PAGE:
Health data is extremely sensitive and heavily regulated for good reason - from physical ailments to mental health checkups, everyone deserves privacy when communicating with their healthcare provider! Anxieties about doctors wielding HIPAA-violating time bombs (aka "smartphones") in their pockets are absolutely justified, as these devices present countless opportunities for accidental compromises of protected health information (PHI). From unencrypted text messages to X-rays stored on a camera roll, a breach of a healthcare professional's phone has the potential to land everyone in hot water.
HIPAA-compliant file sharing
You may be wondering: is it safe to transfer files on HIPAA-compliant apps? The answer is complex. Many apps support HIPAA compliance, but unless your team is utilizing them correctly then HIPAA compliance may remain elusive. Sustainable HIPAA compliance is the result of properly trained, conscientious users backed up by effective technology.
The penalties for getting it wrongThe consequences when things go wrong can be severe. There is a tiered system applied to organizations for HIPAA violations, and fines can run anywhere from $50 to $50,000 per fine. Furthermore, individual employees can also face sanctions for not engaging in HIPAA compliance. As the HIPAA journal points out: ‘Employee sanctions for HIPAA Violations vary in gravity from further training to dismissal’.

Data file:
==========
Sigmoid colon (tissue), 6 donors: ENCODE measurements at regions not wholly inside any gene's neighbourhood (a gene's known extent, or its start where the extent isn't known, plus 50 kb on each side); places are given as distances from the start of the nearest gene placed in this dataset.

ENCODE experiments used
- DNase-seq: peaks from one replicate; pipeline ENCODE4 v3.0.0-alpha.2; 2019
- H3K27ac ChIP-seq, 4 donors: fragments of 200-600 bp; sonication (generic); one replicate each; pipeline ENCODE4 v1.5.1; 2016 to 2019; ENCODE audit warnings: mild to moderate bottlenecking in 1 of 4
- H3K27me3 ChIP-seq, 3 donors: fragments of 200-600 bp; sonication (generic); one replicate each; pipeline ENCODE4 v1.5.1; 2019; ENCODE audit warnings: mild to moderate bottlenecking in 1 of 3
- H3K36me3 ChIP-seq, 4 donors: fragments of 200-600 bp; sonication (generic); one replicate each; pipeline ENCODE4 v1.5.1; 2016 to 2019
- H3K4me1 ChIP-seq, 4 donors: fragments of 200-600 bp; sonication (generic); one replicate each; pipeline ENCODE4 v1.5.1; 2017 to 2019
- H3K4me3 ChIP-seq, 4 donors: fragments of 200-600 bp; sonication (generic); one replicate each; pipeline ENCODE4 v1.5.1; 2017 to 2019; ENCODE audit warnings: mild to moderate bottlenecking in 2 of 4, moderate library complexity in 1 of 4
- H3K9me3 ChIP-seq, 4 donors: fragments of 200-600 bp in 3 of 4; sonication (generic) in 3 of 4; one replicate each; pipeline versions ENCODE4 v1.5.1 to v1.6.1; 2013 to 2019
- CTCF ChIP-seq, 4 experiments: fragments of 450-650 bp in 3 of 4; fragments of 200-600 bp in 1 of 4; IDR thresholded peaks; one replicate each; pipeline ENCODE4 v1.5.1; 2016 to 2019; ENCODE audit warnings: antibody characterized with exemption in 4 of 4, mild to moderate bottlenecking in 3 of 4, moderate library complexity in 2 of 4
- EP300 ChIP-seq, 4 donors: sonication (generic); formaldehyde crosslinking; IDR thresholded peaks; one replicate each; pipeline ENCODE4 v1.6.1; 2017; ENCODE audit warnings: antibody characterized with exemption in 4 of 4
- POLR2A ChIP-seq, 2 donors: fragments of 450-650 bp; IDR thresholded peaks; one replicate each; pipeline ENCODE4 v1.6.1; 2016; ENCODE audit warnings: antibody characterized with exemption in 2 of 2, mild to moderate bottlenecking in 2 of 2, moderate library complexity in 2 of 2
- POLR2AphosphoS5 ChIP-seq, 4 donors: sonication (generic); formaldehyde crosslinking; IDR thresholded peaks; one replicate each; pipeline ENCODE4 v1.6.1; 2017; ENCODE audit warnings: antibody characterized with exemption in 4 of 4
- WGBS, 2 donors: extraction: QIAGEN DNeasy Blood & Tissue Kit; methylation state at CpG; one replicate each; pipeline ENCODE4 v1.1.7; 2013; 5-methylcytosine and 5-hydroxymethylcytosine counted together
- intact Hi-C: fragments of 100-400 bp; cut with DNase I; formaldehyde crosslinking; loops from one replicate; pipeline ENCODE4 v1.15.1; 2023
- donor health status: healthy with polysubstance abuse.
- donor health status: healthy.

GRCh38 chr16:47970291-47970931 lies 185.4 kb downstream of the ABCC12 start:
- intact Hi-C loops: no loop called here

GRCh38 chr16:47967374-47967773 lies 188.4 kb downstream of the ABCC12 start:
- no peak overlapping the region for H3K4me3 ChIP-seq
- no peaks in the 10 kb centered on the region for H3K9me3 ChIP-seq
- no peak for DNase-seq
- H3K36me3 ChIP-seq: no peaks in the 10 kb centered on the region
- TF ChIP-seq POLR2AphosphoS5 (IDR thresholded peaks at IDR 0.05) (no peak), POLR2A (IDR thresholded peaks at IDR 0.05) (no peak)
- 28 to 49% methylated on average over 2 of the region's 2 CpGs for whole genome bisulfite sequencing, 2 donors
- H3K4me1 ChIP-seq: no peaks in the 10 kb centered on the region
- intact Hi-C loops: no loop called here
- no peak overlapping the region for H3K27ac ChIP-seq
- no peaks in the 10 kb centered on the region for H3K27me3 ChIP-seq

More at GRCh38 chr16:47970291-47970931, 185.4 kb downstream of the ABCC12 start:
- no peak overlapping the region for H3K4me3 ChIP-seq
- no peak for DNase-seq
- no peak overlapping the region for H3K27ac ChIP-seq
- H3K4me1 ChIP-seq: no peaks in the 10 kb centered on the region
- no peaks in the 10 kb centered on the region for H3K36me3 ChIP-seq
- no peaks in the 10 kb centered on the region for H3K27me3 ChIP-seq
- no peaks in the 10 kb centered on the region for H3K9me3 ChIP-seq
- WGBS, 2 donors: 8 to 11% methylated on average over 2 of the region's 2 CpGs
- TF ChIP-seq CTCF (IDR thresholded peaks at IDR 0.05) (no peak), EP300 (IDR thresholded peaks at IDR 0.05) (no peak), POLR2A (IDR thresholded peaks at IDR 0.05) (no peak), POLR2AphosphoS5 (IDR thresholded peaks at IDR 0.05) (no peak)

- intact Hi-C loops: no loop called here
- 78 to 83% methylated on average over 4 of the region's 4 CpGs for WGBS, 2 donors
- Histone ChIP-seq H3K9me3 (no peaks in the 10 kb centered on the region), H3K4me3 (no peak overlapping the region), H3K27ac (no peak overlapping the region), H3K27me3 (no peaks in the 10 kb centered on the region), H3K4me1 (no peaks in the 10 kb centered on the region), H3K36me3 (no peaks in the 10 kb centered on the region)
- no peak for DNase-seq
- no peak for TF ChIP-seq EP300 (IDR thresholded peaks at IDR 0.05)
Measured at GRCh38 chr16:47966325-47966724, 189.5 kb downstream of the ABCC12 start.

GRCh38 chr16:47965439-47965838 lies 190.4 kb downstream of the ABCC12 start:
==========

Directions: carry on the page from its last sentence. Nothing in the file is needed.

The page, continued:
So what do healthcare providers need to ensure?
There are many ways that organizations can ensure compliance. Here are a few quick tips that we recommend to our customers regardless of platform choice:
1. Get a Business Associate AgreementA business associate agreement (BAA) is a written agreement that sets out the responsibilities of each party involved in sharing PHI. For example, when you use Trillian, a BAA is tied directly into our standard customer agreement for qualifying paid customers. Other apps will similarly bake their BAA into their terms of service, but in some cases you may need to sign a separate BAA! Be warned: in many cases, free accounts are not eligible for a BAA, so check before sharing files that you have the right level of support.
2. Ensure you have an audit trailTrillian provides each of your users a unique username, allowing organization account administrators to set permissions and monitor activity accordingly. Admins can also disable user accounts when employees leave while still preserving user data until such a time as it can safely be deleted. File sharing services provided by Google Suite and Box do the same things, and you'll want to pick a service that gives you a clear audit trail of "who's sharing what and how".
3. Consider the bigger picture with larger cloud suites
Operator responsibility - that's you - is underscored in the HIPAA Journal, where they point out that ‘compliance is more about the user than the cloud service provider.’ For example, certain office productivity services offer file sharing, chat, and more, and not all of these services are covered by a BAA! It is therefore your responsibility to be aware of which services within a larger suite are HIPAA compliant and which are not.
The key point to remember is that technology itself does not provide organizations with HIPAA compliance! HIPAA compliance remains a shared responsibility between the people using technology and the providers who provide it.